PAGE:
Google Chrome: Plug In Support Updated; Watchdog Slams ‘Privacy Threat’

Google Chrome Update Offers Improved Plug In SupportWe’ve been loving the speedy operation of Google’s Chrome browser, but a few glitches – mainly to do with plug in support – have been holding us back from making it our number one browser.

The lack of an adblock plugin has been annoying us, and as power users we’re still preferring the power and flexibility offered by Firefox’s arsenal of plug ins and add ons.

Google has acknowledged that there’s been problems with Chrome’s support for plugins used to play videos and show PDFs and have just released a new releases which they claim is “packed with plugin fixes,” with early developer-channel users noting a dramatically improved plugin performance.

Google Chrome Update Offers Improved Plug In Support

Your copy of Chrome should auto-update if you’re already using the browser, otherwise you can download it from here:

If you’re keen to keep up to date with developments on Google’s new browser, check out the Chromium Blog, which goes into some detail about bug fixes and new features.

Chrome: “an unprecedented threat to consumers”

Elsewhere, an American nonprofit consumer protection group is in a froth about Chrome, claiming that the program “poses an unprecedented threat to consumers.”

The Consumer Watchdog organisation insist that the problems are so bad that it, “could mark the end of real user control and choice online.”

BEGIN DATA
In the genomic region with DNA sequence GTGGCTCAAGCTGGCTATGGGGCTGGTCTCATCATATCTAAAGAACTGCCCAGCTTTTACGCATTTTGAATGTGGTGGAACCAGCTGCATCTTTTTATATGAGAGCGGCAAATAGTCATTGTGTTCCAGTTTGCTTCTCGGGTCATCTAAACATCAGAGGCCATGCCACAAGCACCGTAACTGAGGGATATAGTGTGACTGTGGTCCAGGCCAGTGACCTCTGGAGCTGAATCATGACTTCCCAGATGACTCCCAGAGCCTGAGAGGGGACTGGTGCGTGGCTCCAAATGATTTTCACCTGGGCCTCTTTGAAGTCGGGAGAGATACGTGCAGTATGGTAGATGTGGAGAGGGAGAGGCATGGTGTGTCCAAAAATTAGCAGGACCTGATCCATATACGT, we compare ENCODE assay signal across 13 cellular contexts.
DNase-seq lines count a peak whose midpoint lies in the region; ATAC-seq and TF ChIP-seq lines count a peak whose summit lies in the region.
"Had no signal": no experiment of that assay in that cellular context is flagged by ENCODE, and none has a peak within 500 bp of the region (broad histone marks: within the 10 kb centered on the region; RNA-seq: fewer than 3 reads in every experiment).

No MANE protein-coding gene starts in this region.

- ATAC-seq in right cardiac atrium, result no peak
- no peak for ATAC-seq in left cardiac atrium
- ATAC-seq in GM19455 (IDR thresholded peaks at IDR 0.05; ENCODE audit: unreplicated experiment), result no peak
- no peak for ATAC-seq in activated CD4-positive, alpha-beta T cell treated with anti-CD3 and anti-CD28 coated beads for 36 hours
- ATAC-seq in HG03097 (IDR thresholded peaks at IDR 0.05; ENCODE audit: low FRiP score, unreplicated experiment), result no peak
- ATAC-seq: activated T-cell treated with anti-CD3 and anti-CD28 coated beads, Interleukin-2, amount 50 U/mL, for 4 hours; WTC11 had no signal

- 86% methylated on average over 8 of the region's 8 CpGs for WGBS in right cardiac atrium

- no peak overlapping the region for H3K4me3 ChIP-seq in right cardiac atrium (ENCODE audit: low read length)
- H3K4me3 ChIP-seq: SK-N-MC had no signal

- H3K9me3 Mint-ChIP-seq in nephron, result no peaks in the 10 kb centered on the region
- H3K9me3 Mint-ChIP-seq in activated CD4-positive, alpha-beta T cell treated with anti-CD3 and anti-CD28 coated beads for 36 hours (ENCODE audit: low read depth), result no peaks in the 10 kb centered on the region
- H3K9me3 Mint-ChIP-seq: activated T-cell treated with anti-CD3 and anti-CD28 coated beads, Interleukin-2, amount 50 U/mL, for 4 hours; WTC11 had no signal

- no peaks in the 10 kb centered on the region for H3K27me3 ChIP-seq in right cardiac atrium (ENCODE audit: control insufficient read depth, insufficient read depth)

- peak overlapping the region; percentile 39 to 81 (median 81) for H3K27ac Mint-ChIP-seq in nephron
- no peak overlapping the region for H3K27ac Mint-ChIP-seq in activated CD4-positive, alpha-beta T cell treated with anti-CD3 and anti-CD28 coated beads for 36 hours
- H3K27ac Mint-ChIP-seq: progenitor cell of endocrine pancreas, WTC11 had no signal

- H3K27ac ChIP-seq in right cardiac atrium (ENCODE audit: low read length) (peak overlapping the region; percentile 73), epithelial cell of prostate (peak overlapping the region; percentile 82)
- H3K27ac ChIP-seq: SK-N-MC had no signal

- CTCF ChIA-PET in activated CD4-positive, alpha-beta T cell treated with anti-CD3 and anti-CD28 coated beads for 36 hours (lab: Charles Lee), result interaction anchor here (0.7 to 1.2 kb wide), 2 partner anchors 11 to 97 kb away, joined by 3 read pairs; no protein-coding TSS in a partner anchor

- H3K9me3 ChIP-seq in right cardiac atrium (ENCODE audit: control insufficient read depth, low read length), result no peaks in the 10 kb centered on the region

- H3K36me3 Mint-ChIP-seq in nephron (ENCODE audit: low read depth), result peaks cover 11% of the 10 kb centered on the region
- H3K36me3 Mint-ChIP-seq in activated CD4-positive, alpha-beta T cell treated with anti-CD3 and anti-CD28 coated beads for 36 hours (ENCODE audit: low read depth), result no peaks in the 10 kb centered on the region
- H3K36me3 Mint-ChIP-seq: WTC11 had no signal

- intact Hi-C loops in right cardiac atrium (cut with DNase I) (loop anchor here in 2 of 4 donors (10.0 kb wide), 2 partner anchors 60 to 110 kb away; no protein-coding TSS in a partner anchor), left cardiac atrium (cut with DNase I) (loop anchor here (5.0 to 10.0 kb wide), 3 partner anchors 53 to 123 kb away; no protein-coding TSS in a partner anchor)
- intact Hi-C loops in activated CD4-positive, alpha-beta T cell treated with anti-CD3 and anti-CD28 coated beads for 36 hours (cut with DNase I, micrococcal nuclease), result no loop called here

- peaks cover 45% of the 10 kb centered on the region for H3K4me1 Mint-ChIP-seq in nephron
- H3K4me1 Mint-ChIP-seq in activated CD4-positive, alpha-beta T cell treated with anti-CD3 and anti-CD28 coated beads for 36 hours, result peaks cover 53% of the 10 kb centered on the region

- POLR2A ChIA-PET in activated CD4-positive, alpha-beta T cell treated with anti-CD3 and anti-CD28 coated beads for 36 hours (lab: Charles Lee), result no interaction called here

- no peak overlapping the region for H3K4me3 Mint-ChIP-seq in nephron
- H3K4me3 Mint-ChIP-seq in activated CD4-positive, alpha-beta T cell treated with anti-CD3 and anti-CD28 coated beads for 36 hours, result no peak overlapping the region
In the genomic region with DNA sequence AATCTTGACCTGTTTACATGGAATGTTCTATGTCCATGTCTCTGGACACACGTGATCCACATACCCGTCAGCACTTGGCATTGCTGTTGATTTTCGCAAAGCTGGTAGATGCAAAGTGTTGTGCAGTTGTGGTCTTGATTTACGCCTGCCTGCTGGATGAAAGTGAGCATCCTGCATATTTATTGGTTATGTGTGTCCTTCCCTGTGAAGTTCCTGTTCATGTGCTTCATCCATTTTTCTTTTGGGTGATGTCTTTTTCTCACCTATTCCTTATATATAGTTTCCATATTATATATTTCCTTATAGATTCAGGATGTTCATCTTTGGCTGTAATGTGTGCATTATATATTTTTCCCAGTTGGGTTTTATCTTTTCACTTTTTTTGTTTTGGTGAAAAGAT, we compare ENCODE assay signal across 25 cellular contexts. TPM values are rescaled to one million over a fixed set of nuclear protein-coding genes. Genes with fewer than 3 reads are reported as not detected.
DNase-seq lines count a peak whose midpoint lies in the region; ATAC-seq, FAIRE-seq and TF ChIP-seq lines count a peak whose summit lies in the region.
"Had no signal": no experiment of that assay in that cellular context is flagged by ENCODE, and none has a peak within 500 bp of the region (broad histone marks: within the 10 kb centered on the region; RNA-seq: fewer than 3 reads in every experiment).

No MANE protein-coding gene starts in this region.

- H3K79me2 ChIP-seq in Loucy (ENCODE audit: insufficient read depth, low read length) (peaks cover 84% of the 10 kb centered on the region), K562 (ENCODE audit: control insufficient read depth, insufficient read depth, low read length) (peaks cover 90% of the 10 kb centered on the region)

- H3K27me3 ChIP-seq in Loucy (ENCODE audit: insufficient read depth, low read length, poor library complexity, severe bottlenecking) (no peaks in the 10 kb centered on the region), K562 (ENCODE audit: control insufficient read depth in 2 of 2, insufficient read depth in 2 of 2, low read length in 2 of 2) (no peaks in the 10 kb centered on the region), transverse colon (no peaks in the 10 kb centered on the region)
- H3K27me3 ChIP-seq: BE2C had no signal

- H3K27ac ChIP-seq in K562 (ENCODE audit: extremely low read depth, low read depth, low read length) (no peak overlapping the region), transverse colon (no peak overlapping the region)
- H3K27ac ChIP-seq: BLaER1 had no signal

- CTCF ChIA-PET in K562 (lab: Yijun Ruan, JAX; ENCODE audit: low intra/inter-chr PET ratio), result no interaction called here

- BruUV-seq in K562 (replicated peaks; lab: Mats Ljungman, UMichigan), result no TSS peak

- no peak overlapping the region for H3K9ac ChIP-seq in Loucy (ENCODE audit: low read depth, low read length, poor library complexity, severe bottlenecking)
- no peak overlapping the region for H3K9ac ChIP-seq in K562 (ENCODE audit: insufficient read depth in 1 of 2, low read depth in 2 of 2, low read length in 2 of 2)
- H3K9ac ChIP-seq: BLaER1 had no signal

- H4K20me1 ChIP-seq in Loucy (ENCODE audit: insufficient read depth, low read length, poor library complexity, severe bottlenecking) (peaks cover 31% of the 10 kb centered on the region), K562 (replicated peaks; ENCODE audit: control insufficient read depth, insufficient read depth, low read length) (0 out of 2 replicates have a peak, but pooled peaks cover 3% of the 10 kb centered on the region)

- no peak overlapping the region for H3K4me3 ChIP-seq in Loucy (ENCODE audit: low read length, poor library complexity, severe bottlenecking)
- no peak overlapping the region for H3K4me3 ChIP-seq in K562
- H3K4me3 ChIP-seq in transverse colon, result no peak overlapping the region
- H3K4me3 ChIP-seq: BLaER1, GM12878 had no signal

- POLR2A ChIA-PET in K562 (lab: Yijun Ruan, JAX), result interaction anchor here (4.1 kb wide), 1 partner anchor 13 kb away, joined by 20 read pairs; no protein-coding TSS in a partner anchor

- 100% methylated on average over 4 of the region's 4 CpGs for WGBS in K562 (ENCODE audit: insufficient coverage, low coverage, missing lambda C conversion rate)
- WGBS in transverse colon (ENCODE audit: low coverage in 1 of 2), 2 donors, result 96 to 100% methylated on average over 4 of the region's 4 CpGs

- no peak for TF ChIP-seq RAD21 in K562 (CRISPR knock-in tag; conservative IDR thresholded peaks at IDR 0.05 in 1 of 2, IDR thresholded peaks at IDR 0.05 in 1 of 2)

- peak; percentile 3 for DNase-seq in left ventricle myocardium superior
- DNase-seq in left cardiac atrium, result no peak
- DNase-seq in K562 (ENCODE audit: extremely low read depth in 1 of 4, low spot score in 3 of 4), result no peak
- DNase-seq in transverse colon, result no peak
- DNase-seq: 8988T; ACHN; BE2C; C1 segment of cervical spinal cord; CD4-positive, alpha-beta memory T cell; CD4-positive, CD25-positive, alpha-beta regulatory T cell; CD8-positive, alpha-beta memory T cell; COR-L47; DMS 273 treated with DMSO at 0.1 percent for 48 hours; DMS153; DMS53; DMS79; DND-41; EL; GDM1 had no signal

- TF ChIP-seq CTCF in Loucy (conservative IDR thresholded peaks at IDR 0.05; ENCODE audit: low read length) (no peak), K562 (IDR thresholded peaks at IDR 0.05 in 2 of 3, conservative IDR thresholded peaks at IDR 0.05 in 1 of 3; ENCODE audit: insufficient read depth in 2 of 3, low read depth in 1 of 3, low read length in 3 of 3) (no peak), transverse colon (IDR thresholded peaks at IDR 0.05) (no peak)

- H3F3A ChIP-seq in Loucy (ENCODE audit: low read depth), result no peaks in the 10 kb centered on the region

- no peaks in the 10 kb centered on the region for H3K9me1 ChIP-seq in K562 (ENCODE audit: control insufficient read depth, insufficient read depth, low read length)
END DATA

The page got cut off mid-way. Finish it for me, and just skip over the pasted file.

The Watchdog says that they’re concerned that communications with Google are happening without users’ full understanding, consent or control.

They’re also unhappy about the blurring of the edges between local and cloud computing, and are well down on Chrome’s Incognito mode which they reckon “lulls consumers into a false sense of security that their actions are completely private and free from prying eyes when in fact they are not.”

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One thought on “Google Chrome: Plug In Support Updated; Watchdog Slams ‘Privacy Threat’”

  1. A few months ago Google claimed it could impose its legal terms on the public just by publishing the terms. Maybe members of the public can impose their own terms of privacy protection on Google just by publishing those terms! A person might — for example — say in her published privacy terms that analytics engines like Google cannot keep records of her activities longer than a week. –Ben My ideas are not legal advice for any particular situation, just fodder for public discussion.

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